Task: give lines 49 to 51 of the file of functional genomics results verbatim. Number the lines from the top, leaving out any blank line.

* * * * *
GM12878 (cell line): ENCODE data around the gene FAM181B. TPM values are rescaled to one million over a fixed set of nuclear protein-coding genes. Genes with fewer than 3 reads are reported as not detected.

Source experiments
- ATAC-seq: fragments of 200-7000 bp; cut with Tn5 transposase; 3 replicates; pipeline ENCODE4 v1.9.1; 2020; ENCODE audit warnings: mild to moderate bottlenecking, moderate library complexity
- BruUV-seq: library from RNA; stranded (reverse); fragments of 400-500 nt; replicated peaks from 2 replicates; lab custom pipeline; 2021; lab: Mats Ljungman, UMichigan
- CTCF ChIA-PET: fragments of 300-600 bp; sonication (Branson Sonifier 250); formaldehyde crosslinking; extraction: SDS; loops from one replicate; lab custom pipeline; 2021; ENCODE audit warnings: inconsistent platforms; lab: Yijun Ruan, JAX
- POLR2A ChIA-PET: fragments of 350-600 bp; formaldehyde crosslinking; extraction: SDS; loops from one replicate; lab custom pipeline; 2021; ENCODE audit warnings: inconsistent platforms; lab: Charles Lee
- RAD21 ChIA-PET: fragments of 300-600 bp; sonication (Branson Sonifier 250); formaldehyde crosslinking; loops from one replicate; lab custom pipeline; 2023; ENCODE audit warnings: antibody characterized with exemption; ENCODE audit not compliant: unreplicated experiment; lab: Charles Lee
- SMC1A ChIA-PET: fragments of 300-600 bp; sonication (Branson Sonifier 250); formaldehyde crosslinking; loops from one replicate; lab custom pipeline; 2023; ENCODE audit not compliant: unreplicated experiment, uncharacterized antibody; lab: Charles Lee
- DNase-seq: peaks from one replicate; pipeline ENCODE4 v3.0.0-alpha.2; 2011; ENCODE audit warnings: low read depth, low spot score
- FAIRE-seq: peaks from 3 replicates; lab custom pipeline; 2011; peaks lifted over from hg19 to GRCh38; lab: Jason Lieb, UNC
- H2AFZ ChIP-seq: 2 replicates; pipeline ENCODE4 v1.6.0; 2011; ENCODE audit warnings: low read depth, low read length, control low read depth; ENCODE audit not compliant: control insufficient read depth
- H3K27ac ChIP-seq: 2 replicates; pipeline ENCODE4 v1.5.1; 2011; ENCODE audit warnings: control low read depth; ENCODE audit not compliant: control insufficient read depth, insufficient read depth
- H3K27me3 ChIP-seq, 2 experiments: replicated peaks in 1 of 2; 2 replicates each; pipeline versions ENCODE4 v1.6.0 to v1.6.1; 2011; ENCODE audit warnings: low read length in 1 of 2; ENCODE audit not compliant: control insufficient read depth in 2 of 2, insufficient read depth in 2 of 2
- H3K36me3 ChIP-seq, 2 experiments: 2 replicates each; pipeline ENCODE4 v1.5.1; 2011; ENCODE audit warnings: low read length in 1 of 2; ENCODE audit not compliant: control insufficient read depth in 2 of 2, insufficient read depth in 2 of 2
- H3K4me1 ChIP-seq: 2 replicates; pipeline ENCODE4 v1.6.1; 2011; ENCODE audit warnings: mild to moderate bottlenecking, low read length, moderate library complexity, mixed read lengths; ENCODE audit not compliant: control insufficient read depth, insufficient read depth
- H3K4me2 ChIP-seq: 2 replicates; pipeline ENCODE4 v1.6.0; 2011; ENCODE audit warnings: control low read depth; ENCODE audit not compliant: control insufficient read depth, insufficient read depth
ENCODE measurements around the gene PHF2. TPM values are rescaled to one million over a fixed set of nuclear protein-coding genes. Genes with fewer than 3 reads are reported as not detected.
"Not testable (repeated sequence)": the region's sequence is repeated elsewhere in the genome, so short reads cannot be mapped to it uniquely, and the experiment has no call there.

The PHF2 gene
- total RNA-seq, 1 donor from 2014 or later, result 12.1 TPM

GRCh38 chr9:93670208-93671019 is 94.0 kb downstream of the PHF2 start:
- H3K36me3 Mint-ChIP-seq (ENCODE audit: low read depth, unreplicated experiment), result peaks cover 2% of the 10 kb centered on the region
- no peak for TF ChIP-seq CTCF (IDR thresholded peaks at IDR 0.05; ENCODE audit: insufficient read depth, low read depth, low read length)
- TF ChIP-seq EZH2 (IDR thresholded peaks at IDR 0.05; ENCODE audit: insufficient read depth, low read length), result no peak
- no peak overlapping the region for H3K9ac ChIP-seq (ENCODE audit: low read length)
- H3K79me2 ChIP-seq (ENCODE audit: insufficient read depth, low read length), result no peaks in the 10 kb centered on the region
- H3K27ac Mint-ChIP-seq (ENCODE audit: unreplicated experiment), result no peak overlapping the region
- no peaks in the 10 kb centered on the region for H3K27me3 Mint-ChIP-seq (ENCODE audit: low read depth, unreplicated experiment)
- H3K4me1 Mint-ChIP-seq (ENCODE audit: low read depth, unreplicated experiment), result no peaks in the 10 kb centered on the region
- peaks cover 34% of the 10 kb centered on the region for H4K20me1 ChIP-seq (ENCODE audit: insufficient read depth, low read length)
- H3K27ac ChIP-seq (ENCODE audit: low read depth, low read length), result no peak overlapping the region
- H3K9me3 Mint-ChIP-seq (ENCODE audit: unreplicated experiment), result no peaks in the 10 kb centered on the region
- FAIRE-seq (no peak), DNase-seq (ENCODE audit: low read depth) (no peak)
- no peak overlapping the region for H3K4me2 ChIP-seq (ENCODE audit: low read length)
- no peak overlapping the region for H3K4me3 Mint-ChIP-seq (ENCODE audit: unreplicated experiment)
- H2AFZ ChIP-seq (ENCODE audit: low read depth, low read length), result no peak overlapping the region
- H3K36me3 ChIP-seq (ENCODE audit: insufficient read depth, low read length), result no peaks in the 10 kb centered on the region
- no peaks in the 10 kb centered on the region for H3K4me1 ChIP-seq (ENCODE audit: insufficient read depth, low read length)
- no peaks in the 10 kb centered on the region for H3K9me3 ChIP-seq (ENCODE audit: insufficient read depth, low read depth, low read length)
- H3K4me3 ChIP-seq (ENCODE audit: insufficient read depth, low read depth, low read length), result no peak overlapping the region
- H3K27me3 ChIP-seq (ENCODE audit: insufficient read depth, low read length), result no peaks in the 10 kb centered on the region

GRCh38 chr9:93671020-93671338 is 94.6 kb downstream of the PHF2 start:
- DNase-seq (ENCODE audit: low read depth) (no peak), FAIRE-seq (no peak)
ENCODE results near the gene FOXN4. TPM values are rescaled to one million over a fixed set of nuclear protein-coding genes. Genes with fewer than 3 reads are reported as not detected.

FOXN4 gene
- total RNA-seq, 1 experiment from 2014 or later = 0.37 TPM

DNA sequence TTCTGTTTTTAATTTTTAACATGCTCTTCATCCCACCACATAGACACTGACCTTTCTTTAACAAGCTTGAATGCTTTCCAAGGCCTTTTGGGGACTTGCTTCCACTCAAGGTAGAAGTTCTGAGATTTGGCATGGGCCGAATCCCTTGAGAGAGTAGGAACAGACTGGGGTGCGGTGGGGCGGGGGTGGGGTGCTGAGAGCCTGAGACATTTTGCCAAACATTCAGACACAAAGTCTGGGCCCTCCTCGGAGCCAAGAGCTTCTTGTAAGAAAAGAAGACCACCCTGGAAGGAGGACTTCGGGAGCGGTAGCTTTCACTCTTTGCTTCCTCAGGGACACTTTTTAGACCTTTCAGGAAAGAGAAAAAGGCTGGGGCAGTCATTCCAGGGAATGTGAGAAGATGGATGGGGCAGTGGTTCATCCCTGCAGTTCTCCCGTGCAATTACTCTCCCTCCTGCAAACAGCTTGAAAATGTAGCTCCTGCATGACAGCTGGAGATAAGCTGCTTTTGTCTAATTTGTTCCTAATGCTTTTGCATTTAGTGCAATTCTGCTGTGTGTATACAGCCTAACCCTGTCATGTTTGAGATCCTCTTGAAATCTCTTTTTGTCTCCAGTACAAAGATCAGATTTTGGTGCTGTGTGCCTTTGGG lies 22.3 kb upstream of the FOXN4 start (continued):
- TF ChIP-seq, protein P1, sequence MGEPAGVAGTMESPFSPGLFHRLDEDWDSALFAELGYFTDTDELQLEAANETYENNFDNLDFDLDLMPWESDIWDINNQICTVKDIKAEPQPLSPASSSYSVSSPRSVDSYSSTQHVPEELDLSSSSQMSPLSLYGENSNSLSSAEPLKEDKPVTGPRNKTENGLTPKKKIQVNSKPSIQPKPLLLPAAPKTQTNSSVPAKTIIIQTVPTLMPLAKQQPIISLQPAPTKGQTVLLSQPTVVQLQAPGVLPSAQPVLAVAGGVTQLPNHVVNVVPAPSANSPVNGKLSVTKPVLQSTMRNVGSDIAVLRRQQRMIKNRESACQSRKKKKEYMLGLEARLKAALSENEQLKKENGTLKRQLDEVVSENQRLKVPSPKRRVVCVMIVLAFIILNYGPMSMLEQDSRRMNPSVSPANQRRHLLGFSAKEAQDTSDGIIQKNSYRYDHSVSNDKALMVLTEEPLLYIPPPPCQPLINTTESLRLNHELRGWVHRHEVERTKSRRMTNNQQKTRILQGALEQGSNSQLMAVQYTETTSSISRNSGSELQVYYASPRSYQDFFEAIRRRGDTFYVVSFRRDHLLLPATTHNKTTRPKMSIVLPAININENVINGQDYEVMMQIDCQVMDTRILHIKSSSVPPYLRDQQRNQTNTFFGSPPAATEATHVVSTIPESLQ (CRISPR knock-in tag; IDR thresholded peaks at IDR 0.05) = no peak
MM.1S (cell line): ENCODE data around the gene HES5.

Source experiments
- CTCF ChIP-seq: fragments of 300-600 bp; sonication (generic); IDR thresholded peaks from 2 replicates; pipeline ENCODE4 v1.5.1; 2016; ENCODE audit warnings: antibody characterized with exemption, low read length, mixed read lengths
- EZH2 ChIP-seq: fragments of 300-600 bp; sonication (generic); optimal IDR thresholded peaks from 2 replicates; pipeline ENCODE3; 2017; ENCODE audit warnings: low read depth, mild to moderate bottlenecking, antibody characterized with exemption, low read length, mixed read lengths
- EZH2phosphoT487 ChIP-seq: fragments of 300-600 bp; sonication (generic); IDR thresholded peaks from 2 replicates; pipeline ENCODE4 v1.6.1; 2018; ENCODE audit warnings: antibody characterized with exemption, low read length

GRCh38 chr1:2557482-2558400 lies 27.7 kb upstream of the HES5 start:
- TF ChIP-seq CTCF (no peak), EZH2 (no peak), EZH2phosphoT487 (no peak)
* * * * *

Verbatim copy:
MM.1S (cell line): ENCODE data around the gene HES5.

Source experiments
- CTCF ChIP-seq: fragments of 300-600 bp; sonication (generic); IDR thresholded peaks from 2 replicates; pipeline ENCODE4 v1.5.1; 2016; ENCODE audit warnings: antibody characterized with exemption, low read length, mixed read lengths